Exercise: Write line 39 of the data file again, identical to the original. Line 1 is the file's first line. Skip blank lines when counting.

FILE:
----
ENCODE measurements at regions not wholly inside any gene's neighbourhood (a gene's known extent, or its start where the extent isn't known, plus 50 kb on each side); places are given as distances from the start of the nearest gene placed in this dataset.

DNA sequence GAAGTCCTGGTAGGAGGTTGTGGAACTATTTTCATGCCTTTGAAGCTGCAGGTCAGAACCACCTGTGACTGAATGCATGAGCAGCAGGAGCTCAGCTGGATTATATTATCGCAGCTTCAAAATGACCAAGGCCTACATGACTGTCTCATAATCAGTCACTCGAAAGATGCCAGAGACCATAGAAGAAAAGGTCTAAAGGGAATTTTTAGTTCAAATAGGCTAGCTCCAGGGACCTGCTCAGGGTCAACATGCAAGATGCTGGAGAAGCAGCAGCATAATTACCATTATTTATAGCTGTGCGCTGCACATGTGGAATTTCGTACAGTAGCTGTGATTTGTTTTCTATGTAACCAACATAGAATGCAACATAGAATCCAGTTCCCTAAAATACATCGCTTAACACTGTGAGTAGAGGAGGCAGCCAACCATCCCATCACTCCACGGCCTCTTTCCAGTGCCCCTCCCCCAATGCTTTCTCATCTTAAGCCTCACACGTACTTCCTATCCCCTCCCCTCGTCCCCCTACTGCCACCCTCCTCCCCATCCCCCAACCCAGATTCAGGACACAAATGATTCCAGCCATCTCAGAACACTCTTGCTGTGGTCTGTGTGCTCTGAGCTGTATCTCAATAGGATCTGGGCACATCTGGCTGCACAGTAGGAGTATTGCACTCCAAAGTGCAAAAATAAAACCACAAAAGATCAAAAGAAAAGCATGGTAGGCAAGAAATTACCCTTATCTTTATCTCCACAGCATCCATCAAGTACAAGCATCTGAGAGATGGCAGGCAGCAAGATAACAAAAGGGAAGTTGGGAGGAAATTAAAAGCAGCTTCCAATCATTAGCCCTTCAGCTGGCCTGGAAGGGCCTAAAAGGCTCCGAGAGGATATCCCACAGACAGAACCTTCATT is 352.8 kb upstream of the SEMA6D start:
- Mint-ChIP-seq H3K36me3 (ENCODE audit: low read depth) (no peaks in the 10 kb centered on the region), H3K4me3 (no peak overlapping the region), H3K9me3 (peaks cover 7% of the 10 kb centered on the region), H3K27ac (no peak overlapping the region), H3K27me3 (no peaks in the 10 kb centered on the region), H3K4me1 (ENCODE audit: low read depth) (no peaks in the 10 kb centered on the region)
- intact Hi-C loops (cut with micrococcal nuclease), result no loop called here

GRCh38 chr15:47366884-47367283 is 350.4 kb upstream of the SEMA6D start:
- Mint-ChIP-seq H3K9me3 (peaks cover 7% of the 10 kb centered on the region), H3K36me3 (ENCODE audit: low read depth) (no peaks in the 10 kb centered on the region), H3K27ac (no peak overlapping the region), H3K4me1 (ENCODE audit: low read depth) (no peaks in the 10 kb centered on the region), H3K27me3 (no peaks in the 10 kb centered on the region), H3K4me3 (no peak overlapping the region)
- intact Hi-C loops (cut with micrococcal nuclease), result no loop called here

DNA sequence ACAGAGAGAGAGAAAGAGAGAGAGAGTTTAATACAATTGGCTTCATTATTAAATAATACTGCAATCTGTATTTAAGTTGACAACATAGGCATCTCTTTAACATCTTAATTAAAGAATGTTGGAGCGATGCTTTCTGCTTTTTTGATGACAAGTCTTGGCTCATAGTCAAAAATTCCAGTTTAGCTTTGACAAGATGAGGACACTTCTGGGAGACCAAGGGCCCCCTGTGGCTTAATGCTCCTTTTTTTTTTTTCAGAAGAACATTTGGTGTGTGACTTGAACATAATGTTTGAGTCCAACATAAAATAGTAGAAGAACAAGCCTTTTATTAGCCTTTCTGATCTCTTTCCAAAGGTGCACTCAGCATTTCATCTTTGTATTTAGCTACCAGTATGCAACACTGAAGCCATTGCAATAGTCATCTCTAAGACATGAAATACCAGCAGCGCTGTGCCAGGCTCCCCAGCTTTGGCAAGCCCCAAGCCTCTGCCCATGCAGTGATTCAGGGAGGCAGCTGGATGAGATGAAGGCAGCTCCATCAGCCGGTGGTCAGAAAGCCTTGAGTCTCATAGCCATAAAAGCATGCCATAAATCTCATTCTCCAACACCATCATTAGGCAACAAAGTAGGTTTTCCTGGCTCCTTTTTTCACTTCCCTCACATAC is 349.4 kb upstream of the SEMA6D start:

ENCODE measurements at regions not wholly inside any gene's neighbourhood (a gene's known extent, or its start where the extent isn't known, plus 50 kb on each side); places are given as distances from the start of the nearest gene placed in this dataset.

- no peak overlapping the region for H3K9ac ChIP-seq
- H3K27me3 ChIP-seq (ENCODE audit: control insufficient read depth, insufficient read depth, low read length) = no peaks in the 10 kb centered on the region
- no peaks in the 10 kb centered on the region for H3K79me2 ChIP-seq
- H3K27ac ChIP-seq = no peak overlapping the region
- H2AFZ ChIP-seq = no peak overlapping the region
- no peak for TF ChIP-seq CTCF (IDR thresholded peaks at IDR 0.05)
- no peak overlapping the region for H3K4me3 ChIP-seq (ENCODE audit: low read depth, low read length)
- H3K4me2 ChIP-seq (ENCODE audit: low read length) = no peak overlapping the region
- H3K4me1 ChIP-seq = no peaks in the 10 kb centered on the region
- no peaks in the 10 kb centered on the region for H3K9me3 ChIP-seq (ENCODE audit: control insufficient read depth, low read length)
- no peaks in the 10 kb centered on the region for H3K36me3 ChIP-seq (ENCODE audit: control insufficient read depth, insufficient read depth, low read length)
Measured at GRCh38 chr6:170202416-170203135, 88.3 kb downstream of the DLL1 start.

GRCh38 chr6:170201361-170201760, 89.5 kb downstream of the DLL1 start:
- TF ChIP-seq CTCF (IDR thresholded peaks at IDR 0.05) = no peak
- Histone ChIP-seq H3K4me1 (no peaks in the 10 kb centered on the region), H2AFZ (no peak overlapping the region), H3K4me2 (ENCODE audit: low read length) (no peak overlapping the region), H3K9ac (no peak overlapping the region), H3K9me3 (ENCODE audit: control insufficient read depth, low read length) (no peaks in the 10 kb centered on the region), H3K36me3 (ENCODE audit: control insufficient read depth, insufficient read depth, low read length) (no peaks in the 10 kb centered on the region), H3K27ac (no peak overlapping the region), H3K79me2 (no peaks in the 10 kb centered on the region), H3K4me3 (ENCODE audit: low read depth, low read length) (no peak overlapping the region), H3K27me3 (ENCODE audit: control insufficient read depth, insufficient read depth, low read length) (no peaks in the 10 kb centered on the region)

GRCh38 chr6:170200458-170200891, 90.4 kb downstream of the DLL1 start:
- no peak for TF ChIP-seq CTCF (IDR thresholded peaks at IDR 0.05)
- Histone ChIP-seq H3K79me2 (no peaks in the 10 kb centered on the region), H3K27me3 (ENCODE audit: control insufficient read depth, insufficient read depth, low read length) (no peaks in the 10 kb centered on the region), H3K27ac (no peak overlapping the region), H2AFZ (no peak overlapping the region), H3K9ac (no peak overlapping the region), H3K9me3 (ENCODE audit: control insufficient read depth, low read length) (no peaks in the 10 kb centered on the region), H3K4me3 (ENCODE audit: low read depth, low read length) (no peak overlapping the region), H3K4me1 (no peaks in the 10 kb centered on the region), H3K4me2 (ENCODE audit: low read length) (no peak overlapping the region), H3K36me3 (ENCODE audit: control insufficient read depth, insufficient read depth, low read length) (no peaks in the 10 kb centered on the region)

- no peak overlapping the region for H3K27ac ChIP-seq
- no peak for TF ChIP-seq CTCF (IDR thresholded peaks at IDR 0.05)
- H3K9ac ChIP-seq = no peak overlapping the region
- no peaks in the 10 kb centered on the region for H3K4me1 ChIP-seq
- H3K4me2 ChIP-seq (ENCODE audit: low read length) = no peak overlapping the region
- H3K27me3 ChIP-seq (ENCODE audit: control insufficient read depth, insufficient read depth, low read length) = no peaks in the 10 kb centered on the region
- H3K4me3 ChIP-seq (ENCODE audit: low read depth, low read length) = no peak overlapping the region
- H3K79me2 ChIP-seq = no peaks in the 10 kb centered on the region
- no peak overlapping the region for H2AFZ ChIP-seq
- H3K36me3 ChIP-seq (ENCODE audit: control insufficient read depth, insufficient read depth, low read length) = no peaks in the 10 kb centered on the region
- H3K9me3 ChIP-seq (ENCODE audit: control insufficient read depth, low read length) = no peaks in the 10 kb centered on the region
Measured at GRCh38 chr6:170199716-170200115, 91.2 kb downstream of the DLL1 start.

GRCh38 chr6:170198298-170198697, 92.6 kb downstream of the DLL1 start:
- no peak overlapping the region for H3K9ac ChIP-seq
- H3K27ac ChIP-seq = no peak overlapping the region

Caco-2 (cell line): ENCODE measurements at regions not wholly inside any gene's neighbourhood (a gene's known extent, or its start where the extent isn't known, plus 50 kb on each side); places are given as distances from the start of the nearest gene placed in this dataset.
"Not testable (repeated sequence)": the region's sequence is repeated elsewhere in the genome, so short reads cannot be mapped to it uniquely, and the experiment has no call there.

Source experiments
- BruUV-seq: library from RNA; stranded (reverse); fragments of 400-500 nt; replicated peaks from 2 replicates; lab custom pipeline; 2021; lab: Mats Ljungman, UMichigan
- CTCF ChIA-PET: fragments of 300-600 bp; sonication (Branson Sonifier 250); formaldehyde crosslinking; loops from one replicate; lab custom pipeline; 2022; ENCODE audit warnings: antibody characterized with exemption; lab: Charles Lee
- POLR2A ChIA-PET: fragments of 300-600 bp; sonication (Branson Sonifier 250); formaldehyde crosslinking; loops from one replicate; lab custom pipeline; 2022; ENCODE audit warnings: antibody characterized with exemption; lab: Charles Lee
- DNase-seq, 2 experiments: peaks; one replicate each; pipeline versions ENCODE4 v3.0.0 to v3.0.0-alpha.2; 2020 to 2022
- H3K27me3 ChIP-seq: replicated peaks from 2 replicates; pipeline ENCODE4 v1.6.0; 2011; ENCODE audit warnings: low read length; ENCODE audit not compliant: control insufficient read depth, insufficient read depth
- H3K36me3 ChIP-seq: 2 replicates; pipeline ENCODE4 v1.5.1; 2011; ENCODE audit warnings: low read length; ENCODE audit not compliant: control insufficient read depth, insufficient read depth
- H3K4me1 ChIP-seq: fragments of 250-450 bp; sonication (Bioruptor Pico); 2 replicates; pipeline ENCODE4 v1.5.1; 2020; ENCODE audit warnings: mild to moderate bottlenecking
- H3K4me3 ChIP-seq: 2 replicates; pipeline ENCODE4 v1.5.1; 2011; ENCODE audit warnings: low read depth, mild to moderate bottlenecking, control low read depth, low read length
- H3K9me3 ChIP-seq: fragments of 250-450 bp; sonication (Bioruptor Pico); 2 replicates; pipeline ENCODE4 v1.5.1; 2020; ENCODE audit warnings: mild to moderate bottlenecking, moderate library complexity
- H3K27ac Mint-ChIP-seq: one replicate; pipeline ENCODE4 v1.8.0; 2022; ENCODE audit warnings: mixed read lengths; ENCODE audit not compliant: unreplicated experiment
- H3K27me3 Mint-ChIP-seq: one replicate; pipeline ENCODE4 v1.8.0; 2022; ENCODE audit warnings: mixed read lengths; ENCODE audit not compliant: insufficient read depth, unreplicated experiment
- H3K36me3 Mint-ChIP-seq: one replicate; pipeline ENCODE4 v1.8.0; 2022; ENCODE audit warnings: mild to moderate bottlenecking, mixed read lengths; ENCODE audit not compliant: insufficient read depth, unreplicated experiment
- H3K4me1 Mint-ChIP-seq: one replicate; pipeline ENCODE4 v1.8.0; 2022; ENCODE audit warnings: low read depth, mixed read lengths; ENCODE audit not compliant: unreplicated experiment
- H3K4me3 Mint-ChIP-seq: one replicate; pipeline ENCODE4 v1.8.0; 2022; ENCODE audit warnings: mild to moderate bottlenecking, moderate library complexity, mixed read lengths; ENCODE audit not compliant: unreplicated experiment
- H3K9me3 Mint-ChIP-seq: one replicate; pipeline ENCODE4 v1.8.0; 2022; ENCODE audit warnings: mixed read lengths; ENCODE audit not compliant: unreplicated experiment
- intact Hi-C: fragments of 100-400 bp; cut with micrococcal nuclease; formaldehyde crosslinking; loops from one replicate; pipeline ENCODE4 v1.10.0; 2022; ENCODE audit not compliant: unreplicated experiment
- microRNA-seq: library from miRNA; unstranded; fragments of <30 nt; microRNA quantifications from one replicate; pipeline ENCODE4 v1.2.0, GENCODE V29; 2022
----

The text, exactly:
Measured at GRCh38 chr6:170199716-170200115, 91.2 kb downstream of the DLL1 start.